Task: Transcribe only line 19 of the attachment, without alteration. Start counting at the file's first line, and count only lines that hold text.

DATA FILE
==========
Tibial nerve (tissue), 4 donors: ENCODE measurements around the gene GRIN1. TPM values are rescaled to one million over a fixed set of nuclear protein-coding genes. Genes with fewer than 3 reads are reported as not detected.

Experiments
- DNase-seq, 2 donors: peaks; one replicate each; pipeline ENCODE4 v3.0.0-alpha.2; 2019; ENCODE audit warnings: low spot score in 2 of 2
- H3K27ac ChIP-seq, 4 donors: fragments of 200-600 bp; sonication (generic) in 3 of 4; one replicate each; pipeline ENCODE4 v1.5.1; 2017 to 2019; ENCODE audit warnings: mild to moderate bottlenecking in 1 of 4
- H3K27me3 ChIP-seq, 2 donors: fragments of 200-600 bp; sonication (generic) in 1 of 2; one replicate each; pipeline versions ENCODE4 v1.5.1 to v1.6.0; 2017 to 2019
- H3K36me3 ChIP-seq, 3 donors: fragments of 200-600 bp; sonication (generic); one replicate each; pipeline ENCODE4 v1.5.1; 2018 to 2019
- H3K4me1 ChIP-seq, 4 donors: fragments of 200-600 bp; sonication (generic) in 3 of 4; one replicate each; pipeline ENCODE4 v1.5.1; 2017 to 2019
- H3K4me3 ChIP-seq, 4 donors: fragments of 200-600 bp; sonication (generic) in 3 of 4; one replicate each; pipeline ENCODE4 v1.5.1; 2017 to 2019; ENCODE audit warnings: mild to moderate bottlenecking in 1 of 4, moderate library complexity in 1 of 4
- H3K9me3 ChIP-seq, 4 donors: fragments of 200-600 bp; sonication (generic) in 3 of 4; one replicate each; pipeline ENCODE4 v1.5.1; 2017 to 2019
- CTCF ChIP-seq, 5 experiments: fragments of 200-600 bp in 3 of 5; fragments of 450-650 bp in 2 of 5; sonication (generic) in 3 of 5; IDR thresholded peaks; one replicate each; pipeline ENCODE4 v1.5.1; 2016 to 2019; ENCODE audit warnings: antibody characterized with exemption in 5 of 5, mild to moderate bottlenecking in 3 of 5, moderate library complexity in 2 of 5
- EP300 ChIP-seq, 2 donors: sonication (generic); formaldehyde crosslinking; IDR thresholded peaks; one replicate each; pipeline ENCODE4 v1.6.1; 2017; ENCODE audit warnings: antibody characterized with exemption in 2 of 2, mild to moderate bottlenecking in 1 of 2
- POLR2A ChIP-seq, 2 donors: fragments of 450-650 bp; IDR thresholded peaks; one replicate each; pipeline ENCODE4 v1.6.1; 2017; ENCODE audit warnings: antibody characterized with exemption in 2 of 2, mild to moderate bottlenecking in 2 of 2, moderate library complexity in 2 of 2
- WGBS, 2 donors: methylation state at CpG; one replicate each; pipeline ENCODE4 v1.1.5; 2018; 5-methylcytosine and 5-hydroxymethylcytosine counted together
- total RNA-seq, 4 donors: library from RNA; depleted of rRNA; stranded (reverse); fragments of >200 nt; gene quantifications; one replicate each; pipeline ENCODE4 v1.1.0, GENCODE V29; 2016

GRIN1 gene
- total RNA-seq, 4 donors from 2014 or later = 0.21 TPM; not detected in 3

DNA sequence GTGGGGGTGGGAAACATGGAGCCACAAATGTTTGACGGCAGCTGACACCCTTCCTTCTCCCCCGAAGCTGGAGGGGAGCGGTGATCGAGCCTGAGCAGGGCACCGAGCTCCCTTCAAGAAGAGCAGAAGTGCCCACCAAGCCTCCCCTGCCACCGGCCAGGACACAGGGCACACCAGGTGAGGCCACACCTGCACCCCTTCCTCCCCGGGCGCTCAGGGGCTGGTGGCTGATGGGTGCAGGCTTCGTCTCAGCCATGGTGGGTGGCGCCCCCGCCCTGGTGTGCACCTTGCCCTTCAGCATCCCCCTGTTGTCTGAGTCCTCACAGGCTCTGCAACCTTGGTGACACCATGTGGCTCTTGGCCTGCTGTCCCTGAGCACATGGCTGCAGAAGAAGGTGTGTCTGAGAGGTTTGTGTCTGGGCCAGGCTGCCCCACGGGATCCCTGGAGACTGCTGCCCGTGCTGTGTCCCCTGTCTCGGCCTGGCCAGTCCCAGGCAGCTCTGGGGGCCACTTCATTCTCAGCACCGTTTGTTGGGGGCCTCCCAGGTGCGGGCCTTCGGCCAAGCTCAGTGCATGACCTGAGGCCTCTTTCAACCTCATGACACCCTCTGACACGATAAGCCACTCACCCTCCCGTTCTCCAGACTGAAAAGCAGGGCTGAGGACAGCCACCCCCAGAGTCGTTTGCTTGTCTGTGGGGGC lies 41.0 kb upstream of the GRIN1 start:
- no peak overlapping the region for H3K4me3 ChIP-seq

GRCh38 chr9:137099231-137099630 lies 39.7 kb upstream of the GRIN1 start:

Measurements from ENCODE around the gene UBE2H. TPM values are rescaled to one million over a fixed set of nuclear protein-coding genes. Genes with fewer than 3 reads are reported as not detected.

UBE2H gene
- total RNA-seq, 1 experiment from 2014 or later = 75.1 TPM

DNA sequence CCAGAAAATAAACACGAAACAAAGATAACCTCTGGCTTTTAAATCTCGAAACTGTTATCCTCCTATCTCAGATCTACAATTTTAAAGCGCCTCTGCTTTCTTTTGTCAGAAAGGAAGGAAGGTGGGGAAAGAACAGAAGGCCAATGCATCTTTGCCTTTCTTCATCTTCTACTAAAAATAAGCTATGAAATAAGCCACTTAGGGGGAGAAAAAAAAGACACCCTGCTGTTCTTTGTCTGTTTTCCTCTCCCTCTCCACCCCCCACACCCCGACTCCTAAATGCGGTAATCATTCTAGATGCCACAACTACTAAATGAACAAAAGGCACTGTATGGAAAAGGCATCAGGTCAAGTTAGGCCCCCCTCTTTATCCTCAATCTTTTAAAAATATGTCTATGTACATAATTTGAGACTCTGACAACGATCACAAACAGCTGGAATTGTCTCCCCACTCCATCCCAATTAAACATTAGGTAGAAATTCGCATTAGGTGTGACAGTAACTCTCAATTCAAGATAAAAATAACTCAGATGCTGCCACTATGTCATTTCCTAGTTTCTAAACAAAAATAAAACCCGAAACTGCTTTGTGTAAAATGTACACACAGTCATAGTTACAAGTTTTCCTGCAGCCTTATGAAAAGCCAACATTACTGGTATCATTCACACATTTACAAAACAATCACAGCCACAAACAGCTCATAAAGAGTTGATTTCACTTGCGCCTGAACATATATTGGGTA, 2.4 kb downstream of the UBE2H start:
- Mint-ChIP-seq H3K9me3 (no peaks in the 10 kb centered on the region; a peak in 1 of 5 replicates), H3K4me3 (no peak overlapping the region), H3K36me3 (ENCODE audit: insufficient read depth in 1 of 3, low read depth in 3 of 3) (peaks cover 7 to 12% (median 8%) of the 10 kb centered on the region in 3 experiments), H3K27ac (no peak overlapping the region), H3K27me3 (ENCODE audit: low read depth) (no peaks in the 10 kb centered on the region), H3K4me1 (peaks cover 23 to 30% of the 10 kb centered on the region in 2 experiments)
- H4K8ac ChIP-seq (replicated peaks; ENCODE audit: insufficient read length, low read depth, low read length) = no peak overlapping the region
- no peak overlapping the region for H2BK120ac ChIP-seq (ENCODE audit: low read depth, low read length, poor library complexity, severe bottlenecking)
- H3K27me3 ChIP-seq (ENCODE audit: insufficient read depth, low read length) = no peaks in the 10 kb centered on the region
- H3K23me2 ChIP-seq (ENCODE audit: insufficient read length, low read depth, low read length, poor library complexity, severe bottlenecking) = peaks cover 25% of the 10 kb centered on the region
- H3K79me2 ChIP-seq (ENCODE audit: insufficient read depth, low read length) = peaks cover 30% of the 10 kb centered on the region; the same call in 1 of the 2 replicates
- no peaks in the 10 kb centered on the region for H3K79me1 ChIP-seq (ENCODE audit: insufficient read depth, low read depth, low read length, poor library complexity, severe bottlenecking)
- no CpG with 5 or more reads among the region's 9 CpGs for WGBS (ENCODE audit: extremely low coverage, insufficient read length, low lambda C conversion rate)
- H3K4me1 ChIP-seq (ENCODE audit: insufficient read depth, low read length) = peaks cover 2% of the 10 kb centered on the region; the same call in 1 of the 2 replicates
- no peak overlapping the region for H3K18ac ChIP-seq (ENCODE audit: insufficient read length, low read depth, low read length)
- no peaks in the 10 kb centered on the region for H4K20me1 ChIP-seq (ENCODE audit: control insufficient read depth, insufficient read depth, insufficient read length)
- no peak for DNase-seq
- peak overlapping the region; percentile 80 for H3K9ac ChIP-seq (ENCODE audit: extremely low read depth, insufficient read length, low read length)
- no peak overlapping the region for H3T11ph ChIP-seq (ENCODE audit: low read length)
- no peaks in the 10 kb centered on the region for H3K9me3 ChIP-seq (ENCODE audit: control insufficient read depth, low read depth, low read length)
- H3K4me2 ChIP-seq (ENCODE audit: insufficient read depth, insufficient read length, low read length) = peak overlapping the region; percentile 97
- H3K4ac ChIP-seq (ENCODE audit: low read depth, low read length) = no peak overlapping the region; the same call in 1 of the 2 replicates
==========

GRCh38 chr9:137099231-137099630 lies 39.7 kb upstream of the GRIN1 start: